Of course the GOP doesn't want to tax those that feed it. If +$1 in more taxes = -$1 in political slush then the GOP would be losing money. We all know politicians are there first and foremost to line their own pockets. (And that applies to both sides of the aisle.)

    Quote Originally Posted by cpwill View Post
    well the old adage would serve you best there: if you wish to get business out of politics, get the politicians out of business. folks only spend fortunes buying congresscritters because it earns them a decent return. a government so limited as to be incapable of such discrimination in its' treatment of citizens is unable to provide such a return, and thus attracts no investment.
    Or we could just put a stop to campaign contributions?

    I remember a world without clean air regulations - I don't want to go back. I grew up less than a mile away from a steel mill and you would not beeelieeeve what kind of crap came out of that place! Ditto for the plating shop just down the road from it. Environmental regulations are just one example, there are many others. The world has moved beyond simplistic answers like yours and mine.
    Last edited by MoSurveyor; 01-31-12 at 10:45 AM.

  7. #447
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    Re: which best describes your view of the inheritance tax?

    Quote Originally Posted by TurtleDude View Post
    your concept of fair share is based on

    1) the from each according to their ability mantra

    2) an apples to oranges comparison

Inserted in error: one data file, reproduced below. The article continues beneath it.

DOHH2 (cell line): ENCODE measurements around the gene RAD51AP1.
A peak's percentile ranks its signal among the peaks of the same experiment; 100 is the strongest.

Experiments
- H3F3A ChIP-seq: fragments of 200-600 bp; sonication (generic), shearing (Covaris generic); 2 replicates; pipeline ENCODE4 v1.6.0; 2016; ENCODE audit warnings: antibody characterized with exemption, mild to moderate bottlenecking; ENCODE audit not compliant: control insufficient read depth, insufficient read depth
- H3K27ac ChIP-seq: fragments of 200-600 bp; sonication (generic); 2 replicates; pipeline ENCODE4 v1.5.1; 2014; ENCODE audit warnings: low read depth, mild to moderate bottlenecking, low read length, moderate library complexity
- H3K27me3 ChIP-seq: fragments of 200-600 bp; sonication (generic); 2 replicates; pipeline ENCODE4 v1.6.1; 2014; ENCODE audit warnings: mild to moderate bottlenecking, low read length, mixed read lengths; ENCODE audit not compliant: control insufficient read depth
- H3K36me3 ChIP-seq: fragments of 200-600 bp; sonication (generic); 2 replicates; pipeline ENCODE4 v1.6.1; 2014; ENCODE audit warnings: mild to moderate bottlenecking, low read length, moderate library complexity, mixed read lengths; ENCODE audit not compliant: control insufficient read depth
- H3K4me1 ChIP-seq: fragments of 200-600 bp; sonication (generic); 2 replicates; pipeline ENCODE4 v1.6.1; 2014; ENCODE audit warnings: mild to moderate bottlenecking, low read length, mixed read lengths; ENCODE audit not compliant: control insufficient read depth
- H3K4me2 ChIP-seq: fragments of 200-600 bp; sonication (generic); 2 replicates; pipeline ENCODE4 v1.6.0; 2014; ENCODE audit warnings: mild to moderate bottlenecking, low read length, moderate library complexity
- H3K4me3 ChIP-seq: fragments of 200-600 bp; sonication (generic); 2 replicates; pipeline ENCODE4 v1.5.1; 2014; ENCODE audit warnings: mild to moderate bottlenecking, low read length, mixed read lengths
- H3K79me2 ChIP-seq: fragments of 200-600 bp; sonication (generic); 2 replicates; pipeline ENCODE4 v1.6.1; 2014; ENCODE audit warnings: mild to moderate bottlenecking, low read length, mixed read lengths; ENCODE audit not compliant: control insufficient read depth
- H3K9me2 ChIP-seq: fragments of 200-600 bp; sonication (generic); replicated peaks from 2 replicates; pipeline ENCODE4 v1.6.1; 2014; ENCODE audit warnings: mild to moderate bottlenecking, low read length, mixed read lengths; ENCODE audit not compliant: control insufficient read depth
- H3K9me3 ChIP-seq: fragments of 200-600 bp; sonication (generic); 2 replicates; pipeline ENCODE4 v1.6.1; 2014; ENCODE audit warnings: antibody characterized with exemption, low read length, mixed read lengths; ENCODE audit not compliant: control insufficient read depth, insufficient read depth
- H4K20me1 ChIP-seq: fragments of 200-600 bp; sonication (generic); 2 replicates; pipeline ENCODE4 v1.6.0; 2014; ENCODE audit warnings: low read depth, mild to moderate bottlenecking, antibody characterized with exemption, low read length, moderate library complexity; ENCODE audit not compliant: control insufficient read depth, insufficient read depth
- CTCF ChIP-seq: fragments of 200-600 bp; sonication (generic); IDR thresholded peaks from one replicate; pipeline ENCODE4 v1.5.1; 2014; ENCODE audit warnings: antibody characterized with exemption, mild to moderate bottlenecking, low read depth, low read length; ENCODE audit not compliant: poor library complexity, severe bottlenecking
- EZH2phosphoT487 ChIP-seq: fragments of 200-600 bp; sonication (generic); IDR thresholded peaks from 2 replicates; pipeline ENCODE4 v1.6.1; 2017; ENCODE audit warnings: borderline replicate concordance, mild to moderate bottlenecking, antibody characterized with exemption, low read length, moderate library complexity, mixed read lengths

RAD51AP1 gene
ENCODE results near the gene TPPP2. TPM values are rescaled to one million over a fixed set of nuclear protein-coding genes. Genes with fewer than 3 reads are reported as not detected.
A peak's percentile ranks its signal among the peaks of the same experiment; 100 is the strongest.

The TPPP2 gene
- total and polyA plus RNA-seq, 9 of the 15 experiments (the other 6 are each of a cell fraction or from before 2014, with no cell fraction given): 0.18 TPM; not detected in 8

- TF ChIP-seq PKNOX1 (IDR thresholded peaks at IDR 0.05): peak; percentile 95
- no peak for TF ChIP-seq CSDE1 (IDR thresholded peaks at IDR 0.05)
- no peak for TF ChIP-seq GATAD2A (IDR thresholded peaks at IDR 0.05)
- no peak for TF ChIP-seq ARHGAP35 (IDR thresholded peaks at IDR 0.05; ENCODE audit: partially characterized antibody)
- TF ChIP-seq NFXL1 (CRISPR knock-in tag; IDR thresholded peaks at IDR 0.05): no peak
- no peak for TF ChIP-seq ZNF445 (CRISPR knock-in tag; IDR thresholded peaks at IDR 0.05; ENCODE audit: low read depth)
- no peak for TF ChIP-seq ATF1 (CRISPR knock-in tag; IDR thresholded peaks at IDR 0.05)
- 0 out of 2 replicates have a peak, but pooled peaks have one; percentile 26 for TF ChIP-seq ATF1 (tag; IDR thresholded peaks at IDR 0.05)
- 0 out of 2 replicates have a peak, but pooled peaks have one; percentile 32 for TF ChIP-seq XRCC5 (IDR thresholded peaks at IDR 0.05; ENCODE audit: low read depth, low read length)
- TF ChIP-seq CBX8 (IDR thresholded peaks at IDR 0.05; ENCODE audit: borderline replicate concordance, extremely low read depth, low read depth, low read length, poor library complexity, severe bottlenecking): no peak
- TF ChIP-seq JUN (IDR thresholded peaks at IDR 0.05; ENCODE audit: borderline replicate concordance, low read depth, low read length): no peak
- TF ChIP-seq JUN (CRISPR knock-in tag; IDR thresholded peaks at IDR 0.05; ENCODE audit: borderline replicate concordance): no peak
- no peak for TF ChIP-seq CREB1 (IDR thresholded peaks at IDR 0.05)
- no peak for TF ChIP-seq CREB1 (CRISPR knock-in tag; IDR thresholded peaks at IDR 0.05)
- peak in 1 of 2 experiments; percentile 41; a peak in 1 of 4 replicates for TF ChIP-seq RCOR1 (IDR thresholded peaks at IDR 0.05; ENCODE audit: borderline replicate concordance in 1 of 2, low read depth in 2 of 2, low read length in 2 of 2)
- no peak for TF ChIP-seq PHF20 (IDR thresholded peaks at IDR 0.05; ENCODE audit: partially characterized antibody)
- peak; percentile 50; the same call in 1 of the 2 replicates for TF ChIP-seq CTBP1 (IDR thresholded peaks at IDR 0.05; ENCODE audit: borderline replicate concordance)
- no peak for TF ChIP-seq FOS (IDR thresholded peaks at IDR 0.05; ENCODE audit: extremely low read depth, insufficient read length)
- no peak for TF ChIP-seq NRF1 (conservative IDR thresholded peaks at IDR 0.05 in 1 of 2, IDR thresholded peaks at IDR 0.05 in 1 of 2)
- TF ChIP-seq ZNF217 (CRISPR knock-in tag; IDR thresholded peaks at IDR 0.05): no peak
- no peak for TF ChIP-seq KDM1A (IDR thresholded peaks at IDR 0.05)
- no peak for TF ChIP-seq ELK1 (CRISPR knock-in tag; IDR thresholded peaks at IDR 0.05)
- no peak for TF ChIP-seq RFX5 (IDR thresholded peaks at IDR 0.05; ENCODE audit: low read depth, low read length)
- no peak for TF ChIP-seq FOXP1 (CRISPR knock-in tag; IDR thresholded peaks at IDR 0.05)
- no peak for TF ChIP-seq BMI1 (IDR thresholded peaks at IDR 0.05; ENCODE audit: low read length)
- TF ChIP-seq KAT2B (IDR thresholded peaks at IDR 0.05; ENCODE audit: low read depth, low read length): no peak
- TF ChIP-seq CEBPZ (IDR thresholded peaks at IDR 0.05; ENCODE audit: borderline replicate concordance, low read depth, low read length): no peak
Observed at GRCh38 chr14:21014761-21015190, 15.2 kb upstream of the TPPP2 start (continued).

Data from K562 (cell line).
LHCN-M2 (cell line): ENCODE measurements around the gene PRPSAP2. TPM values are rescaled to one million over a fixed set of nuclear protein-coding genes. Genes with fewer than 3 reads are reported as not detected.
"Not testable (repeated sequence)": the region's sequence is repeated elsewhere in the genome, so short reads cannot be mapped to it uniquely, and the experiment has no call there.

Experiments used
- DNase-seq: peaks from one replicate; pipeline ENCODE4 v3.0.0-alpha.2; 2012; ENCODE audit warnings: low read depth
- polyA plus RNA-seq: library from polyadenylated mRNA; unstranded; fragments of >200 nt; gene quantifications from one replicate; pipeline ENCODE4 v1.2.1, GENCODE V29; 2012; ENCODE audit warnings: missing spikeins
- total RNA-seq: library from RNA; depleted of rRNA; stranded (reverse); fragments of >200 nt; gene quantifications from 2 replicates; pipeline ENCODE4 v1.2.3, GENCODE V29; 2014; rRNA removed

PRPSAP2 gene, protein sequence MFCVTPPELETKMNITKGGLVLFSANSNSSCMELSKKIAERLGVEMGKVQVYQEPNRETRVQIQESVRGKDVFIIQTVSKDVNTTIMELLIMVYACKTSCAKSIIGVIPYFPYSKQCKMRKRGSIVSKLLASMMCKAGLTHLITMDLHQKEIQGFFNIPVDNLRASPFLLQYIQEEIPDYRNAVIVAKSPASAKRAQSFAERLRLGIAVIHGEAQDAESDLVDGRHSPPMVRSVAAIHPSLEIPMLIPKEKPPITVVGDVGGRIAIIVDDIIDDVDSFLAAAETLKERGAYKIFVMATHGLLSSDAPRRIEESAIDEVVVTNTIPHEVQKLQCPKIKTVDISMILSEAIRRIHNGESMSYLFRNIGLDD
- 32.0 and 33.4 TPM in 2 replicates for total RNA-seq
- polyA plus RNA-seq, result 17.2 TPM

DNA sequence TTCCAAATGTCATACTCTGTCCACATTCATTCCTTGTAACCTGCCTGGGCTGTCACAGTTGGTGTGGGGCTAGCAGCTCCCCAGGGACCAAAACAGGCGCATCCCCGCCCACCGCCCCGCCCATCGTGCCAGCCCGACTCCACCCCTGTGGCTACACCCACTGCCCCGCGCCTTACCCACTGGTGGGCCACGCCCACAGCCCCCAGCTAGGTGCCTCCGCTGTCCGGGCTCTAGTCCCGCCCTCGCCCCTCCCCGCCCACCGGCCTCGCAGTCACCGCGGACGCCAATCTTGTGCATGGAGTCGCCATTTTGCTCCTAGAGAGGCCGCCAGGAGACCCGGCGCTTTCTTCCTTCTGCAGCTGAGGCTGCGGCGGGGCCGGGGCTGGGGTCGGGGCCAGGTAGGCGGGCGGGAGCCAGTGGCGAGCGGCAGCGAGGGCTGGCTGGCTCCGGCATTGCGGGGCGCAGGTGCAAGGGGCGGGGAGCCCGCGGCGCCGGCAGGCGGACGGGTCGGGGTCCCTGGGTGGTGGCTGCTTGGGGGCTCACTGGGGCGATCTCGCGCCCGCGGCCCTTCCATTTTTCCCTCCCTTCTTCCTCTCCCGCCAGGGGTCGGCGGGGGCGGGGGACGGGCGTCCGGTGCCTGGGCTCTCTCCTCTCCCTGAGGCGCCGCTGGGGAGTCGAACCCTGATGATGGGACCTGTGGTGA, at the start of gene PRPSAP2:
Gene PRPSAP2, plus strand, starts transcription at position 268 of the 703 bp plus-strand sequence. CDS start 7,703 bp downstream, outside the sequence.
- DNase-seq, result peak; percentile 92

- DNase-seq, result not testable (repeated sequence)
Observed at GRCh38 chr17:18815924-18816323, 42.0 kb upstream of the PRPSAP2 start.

3) supporting anything that makes other people pay more money to your beloved behemoth government
    Actually my concept of FAIR is based on the following reality of living in America and has NOTHING to do with ideology. Its all pragmatic numbers which cannot be denied.

    case #1 George Brown. Works as a record producer and has risen up in the ranks due to hard work and his own talent. He made an income of $800,000.00 in 2011. His tax rate is 35%. Without any deductions, his tax bill is $280,000.00 in federal income tax.

    case #2 is Susan Green. She does not work at a job. She has a portfolio of investments and lives off that income. In 2011, she earned an income of $800,000.00 in long term capital gains. Her tax rate is 15%. Without any deductions, her tax bill is $120,000.00 in federal income tax.

    case #3 is Tom Wallace. He did not work in 2011. He did inherit $800,000.00 from his father who died leaving him the money. Because of the 5 million dollar exemption, his tax rate on the $800,000.00 is zero percent. His tax bill is nothing - zero dollars in federal income tax.

    So we have three Americans all who placed $800,000.00 into their pockets in 2011.
    One paid $280,000.-- in federal tax upon that sum.
    Another paid $120,000.00 in federal tax upon that sum.
    A third paid $0.00 in federal tax upon that sum.

    Now explain to me, why the American people - the vast vast majority of which get their money from wages and salary, should support this sort of system which discriminates among sources of money and applies discriminatory rates to them?

    No apples to oranges.... dollars to dollars ...... tax bill to tax bill ...... rate to rate.